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Moisture's Unique Frame Fit

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Moisture's Unique Frame Fit

Old 01-27-21, 08:57 PM
  #26  
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Originally Posted by Moisture View Post
Except for the case with cubewheels, I dont judge anyone on here. Him basing his immovable opinion on bike fit with whatever little resources he has is unreasonable, yet i still tried to keep my judgment to a minimum, at least until I see his setup in action. I would urge you to follow the same principle.

You dismiss or ignore the things I say and tell me I have problems when I have none.

Don't you think you're the one who is immovable in opinion?
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Old 01-27-21, 09:05 PM
  #27  
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Originally Posted by Moisture View Post
No, if we are taking about 1.5 ghours straight or more butt gets sore... not sure how i can fix that
Saddle soreness is one of the symptoms of having too high saddle and/or insufficient saddle support (you may need wider saddle for your very upright posture). In your picture, it does seem your saddle is too high.

I ride up to 6 hours, no padding on my shorts and I never get a sore butt.
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Old 01-27-21, 09:15 PM
  #28  
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Originally Posted by cubewheels View Post
Saddle soreness is one of the symptoms of having too high saddle and/or insufficient saddle support (you may need wider saddle for your very upright posture). In your picture, it does seem your saddle is too high.

I ride up to 6 hours, no padding on my shorts and I never get a sore butt.
I think my current saddle is a good width for me.

It may look like it in the photos, perhaps my seat is a little high to compensate for 175mm cranks arms instead of closer to 185-190 like I need.

But with my feet inside the strap in pedals, id say I'm actually just shy of optimal leg extension (a little more than just a slight bend in the knee)

With the way i ride, I guess saddle sorness on long rides is inevitable.

How would you guys suggest I go about getting a slightly more stretched out position on a future bike build? When I was using a 60mm stem instead of my current 40mm I didn't like it. So by playing around with chainstay, top tube and reach angles, i should be able to lower my stem a little and get more streamlined. Right?
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Old 01-27-21, 09:16 PM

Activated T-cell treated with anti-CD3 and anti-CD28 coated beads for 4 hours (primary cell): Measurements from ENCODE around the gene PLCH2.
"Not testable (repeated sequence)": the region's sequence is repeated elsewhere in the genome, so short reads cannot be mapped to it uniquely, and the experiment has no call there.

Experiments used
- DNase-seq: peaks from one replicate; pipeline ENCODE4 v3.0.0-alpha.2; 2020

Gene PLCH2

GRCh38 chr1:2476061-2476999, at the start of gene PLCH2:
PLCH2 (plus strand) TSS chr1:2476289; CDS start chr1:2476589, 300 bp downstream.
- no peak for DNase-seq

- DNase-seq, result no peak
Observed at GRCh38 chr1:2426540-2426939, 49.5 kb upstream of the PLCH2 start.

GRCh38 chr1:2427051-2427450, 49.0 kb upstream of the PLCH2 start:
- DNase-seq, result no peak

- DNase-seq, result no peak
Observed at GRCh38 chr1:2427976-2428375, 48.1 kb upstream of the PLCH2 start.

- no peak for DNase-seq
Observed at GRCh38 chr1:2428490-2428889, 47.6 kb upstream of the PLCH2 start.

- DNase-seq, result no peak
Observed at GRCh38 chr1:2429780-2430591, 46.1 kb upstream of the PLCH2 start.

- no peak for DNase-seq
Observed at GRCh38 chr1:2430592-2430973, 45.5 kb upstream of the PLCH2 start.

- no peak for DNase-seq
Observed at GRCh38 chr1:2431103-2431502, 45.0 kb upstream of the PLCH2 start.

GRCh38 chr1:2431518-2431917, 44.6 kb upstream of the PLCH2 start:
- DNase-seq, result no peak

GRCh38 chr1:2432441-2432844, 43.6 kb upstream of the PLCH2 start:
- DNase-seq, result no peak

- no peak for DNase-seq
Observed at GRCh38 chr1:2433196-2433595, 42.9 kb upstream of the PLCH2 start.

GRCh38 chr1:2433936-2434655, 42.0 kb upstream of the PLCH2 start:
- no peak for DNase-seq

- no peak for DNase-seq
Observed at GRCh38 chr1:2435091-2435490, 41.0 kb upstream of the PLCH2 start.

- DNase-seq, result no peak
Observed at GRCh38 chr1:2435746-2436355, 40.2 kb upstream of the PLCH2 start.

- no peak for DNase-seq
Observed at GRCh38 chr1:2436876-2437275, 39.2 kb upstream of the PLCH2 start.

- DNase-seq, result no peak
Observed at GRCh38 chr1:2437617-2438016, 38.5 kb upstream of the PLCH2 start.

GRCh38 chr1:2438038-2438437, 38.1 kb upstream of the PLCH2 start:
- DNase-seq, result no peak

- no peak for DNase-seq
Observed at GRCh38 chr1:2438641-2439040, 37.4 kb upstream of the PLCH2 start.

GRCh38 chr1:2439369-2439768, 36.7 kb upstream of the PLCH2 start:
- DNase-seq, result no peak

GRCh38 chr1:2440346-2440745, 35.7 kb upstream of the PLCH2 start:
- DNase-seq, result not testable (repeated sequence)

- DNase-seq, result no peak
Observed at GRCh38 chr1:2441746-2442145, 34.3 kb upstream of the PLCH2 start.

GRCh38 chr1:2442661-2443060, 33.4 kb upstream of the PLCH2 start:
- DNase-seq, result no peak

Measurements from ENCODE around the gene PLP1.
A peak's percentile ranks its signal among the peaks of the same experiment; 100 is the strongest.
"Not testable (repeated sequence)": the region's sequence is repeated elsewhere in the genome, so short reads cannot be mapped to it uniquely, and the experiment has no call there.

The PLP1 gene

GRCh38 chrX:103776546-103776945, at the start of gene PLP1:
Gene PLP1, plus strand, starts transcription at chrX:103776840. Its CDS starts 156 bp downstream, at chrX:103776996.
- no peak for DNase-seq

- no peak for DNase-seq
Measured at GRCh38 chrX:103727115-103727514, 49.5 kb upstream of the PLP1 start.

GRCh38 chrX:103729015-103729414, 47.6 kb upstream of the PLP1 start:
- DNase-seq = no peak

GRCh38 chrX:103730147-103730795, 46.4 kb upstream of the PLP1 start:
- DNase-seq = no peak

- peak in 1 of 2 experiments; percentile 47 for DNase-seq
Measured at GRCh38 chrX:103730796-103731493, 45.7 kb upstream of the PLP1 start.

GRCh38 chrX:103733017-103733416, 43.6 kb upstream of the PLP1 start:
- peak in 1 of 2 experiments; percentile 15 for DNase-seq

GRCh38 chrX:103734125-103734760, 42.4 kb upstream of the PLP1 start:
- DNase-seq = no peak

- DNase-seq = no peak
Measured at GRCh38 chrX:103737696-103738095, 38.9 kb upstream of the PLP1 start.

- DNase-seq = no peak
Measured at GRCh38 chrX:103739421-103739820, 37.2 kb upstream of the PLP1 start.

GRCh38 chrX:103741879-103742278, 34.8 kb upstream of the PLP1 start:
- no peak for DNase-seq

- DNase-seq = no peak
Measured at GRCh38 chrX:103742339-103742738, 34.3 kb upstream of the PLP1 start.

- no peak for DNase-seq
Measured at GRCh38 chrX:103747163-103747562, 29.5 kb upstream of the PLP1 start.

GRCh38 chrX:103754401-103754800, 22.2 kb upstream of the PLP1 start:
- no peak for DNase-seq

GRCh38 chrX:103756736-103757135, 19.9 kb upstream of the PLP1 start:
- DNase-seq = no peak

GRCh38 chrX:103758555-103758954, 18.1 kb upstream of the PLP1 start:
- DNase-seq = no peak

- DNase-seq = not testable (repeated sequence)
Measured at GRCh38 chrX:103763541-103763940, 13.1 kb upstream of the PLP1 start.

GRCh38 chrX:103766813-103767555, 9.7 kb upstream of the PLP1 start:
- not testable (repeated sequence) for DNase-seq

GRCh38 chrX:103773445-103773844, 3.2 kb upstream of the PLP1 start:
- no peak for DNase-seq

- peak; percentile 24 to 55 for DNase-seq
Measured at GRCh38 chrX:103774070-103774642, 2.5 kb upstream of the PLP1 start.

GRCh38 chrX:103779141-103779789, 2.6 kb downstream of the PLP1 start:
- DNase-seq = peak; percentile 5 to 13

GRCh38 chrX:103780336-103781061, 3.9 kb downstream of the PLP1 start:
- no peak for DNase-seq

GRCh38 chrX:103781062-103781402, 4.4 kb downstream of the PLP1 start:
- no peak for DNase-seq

#29  
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Originally Posted by Moisture View Post
If anyone is interested,
(I am sort of interested. It's like seeing a car wreck, or a house on fire.)

- This fit is extremely effective from a power transfer and handling perspective (Incorrect) while still being very comfortable. But aerodynamics obviously suffers somewhat. (Correct)

In the future, the two main things I'd like to address with my current fit would be the height of the stem and the crank arms. I want longer than 175mm for my inseam. This will help me sit lower in the bike. (Incorrect) I also want to figure out a way to comfortably lower the stem a little and get slightly more streamlined without getting an even shorter stem. But for now, with the exception of the crank arm length, I've achieved a perfect fit for myself. (Grossly incorrect)

-As for frame geometry itself, id prefer 10mm shorter chain stays (425mm), 10mm longer top tube (590mm) to bias my weight slightly more rearward toward a more nimble rear triangle while having some more space to stretch out.

Otherwise, i can push this bike hard through corners and obstacles with a perfect balance between front tire grip/ rear tire slide and the ability to effectively contr rear axle skidding with the inside of my leg against either side of the saddle. Also, the ride is super comfortable even over the worst bumps.
(I've asked this before when you are carrying on about how "perfect" your bike is, and I will ask again: what is your frame of reference? How many other bikes have you ridden? What bikes have you ridden? How did they differ from this one?)
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Old 01-27-21, 09:23 PM
  #30  
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Originally Posted by Koyote View Post
(I've asked this before when you are carrying on about how "perfect" your bike is, and I will ask again: what is your frame of reference? How many other bikes have you ridden? What bikes have you ridden? How did they differ from this one?)
Not enough experience with other bikes to have any half decent baseline.